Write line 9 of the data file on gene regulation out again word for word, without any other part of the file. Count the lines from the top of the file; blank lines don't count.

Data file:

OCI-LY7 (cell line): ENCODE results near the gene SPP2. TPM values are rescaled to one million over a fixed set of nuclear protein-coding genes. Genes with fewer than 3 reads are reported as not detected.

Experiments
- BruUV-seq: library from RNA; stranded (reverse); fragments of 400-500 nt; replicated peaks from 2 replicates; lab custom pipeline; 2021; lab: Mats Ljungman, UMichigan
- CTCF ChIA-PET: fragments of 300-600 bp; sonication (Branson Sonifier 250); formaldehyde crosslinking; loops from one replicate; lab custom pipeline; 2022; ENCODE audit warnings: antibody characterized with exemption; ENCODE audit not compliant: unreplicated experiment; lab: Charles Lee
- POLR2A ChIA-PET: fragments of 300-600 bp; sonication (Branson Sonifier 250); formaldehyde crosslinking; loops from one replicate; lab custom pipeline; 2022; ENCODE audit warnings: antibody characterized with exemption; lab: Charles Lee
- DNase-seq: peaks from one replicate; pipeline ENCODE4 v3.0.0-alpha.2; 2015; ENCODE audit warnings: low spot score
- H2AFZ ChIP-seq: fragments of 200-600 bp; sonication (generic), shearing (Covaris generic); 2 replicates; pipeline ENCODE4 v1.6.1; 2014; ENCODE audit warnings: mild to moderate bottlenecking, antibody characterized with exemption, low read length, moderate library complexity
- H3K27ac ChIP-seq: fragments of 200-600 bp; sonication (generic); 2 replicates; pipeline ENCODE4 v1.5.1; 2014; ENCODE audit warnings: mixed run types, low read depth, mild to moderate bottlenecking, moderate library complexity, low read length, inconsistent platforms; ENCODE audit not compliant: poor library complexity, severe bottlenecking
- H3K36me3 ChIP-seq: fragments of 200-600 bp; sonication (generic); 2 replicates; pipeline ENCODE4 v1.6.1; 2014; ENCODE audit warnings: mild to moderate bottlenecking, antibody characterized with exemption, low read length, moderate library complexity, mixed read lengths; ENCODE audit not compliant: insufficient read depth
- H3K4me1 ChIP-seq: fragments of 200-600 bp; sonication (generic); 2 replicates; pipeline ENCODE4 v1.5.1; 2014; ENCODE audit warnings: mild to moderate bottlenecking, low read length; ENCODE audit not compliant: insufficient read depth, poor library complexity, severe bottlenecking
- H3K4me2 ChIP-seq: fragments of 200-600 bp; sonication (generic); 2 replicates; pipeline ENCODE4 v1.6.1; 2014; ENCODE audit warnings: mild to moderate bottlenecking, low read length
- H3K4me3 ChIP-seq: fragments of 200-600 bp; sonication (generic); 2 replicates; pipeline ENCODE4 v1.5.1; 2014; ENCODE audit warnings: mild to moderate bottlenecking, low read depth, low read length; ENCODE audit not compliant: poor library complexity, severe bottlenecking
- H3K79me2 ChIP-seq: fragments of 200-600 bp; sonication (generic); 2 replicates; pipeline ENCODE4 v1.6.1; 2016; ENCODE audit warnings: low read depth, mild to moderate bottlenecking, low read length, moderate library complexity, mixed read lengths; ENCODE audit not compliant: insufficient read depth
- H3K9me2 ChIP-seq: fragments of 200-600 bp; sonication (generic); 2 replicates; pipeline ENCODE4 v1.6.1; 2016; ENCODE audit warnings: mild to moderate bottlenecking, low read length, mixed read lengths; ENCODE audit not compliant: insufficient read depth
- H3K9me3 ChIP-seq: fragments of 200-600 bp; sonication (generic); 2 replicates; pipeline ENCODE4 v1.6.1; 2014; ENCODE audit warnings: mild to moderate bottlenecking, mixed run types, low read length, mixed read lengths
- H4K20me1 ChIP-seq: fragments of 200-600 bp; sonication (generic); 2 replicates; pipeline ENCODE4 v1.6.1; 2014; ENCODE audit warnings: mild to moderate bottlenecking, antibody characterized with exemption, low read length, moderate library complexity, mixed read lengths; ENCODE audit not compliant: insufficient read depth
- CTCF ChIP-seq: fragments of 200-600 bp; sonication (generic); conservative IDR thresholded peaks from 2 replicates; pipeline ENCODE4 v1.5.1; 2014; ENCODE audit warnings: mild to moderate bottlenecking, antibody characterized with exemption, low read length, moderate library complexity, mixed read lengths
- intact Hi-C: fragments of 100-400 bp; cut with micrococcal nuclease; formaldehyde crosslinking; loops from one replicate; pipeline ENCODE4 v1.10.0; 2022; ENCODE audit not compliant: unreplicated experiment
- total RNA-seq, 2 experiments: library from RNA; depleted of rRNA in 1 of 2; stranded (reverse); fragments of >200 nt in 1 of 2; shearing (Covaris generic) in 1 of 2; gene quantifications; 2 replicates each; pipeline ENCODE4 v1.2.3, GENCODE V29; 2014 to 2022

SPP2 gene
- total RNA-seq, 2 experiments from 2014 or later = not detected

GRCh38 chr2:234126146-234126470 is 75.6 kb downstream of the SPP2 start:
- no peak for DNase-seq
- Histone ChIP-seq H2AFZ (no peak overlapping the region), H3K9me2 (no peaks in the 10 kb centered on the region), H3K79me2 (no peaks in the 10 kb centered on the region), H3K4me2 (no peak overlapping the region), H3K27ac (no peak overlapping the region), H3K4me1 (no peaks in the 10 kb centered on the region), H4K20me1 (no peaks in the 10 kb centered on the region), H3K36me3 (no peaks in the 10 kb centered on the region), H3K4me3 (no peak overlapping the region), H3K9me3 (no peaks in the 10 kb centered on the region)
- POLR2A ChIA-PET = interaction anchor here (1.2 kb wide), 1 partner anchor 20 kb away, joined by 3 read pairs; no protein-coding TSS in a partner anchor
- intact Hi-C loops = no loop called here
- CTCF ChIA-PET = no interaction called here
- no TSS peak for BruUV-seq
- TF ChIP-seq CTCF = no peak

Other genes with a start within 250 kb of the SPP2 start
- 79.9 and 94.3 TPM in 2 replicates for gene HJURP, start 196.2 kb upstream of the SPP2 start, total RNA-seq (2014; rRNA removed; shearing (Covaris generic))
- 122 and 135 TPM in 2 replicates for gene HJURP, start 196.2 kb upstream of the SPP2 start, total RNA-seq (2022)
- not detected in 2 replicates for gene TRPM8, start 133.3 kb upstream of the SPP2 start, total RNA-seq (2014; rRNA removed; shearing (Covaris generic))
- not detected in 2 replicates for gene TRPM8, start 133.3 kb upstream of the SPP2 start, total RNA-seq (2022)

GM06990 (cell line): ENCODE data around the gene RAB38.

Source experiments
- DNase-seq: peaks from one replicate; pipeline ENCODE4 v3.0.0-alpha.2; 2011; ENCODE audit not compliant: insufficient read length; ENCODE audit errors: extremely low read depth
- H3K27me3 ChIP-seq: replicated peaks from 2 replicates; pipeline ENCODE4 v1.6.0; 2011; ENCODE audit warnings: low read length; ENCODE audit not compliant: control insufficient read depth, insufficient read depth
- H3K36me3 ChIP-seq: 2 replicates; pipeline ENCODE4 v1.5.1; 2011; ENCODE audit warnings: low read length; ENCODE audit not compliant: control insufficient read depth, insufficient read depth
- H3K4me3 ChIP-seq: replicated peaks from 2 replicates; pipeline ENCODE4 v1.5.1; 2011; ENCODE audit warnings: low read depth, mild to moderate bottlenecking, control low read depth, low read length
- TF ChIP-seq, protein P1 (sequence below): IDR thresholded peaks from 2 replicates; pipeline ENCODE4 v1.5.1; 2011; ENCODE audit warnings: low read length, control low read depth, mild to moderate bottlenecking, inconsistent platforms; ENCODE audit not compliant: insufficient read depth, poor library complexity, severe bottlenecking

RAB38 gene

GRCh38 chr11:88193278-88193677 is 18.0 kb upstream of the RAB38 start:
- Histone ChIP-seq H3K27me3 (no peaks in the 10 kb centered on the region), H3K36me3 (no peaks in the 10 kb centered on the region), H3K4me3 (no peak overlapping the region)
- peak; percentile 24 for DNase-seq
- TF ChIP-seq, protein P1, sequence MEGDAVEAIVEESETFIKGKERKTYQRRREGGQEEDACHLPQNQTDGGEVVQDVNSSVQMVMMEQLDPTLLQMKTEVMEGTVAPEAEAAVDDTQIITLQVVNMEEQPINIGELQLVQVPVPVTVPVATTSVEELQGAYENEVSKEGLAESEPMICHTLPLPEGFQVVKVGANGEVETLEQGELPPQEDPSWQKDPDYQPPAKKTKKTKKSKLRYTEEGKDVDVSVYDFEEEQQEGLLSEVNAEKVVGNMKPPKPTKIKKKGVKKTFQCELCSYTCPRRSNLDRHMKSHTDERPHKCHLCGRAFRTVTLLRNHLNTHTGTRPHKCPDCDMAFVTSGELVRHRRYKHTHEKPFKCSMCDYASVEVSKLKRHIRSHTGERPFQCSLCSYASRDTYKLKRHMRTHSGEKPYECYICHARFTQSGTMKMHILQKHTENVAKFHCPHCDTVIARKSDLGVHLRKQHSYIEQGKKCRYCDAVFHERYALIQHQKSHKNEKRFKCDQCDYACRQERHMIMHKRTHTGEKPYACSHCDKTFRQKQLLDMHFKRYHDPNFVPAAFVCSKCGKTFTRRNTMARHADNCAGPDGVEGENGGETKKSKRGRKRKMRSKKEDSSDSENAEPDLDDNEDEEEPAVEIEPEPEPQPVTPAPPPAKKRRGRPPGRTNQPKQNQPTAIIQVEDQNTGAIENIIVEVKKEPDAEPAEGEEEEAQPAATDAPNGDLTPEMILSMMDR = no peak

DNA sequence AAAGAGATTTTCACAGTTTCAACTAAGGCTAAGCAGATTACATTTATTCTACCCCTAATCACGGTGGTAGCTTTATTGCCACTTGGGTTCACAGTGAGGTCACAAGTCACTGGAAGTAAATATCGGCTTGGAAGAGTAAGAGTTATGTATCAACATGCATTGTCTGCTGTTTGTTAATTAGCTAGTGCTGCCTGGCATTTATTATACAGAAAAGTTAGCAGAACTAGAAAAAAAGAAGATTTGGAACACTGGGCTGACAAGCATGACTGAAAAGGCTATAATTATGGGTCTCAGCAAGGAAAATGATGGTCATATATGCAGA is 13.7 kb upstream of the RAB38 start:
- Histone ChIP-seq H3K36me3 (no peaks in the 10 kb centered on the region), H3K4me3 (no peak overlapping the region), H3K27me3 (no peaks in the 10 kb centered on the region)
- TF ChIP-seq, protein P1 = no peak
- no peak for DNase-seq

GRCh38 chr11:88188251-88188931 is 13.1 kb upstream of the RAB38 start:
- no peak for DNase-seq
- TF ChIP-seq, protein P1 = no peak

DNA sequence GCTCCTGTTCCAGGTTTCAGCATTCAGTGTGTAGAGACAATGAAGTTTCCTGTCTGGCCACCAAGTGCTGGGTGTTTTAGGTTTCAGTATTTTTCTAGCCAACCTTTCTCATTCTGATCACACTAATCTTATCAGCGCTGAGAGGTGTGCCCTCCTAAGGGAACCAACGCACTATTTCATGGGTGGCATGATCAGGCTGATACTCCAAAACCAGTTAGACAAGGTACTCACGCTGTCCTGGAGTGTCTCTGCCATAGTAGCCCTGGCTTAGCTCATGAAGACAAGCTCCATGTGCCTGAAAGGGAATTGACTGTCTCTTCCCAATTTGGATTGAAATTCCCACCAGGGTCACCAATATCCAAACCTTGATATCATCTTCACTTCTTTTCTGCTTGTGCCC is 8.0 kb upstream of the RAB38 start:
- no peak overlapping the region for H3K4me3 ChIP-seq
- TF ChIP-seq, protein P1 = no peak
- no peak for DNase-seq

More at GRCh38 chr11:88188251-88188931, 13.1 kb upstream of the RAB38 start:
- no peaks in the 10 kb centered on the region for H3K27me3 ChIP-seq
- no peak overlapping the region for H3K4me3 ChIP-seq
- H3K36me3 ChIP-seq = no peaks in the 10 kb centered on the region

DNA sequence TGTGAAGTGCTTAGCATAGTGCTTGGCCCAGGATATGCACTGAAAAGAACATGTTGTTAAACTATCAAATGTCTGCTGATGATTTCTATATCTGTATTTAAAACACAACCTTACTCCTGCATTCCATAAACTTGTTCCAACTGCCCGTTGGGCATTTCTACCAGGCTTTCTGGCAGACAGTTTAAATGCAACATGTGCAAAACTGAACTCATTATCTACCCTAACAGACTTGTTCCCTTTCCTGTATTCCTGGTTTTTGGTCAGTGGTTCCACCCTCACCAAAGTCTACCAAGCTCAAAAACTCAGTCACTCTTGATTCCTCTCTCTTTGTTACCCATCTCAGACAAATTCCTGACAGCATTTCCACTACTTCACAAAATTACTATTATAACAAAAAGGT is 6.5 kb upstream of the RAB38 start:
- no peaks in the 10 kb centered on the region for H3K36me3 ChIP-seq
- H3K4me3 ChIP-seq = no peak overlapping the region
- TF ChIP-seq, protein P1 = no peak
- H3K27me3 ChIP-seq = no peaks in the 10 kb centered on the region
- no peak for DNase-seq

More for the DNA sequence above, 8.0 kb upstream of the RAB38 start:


- H3K36me3 ChIP-seq: fragments of 200-600 bp; sonication (generic); 2 replicates; pipeline ENCODE4 v1.6.1; 2014; ENCODE audit warnings: mild to moderate bottlenecking, antibody characterized with exemption, low read length, moderate library complexity, mixed read lengths; ENCODE audit not compliant: insufficient read depth